It won’t happen, Andrews said, because of Bush’s “radical agenda.” Bush’s tenure has been marked by such extreme positions he will be unable to reprise his 2000 tactic of “looking as much like Al Gore and Bill Clinton as possible.”
But will nuanced differences on national security between Kerry and Bush be enough to rally the anti-war crowd to the polls on Nov. 2? And once they get there, to vote for Kerry?
Andrews believes it is.
“The first galvanizing factor is the policies of the Bush administration,” he said. “There is a very meaningful distinction between these two candidates.
“Part of the job for us is to make sure that people understand those differences,” he said, adding that any so-called “protest vote” will likely be about Bush and therefore break almost completely in Kerry’s favor.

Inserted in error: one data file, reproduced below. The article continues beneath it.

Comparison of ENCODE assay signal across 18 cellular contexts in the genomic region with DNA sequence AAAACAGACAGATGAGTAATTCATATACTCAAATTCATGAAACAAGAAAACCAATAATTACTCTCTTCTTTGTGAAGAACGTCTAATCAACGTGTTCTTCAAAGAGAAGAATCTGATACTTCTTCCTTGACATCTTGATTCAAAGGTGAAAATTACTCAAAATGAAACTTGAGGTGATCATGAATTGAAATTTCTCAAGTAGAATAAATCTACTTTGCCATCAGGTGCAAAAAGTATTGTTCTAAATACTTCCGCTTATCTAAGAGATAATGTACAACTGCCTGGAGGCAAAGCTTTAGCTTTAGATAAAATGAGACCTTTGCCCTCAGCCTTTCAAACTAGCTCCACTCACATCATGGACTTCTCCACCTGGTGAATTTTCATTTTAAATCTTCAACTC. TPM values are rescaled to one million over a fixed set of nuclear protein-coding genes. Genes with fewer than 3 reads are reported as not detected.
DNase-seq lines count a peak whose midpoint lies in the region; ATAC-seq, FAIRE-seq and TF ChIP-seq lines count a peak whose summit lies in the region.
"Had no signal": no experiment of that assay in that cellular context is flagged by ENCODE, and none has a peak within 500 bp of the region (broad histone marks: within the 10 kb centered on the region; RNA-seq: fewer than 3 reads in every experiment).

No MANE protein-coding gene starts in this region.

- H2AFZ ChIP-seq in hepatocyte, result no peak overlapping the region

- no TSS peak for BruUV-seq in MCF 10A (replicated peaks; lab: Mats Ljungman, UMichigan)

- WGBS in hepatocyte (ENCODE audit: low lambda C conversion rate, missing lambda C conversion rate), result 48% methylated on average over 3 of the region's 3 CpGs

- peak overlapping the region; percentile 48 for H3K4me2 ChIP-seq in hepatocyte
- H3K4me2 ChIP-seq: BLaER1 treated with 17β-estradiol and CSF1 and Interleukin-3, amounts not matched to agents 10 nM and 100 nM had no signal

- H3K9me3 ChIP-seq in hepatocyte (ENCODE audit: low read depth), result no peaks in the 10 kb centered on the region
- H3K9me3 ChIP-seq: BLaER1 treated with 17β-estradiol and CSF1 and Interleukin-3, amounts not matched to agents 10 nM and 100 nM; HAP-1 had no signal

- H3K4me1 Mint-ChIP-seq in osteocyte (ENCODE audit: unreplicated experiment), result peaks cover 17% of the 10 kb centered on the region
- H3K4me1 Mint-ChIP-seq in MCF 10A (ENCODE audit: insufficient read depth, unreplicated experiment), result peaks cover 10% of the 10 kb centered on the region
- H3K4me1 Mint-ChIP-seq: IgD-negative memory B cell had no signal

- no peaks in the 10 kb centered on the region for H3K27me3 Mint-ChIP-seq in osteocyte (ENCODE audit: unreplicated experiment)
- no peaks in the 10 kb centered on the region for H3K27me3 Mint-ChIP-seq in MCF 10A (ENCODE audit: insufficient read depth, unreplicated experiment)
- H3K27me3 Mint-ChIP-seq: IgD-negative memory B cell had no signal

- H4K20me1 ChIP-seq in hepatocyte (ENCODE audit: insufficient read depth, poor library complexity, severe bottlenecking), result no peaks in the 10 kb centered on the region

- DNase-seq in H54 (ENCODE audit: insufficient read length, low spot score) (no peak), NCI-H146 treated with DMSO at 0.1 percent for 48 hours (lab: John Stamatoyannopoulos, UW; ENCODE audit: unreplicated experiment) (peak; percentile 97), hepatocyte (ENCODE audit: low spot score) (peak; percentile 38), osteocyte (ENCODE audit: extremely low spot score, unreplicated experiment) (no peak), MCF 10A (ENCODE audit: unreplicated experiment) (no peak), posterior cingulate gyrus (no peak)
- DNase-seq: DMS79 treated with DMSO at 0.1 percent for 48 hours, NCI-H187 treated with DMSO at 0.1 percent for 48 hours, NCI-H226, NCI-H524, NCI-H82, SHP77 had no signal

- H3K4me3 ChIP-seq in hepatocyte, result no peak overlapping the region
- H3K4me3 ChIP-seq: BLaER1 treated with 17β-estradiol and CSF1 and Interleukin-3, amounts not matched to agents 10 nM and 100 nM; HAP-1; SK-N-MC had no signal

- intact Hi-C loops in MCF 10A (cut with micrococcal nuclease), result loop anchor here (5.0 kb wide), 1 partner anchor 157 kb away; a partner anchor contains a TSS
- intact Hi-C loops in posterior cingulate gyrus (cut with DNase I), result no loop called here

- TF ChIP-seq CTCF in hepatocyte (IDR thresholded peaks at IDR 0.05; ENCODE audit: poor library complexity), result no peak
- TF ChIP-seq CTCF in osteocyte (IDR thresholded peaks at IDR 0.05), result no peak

Recent national polls showing Kerry leading Bush in the presidential election would in part seem to buoy Andrews’ argument that this time around, voters on the left are willing to hold their tongues when it comes to disagreements over policy. Still, Kerry’s lead decreases in most cases when Nader is thrown into the mix.
As for the future of Win Without War, Andrews — who continues to also run a consulting firm, New Economy Communications — said that even if there is a Kerry administration, his anti-war group’s work will continue.
“Any president is going to be facing pressure on national security questions,” Andrews said. “We are going to be certain we are at the table.”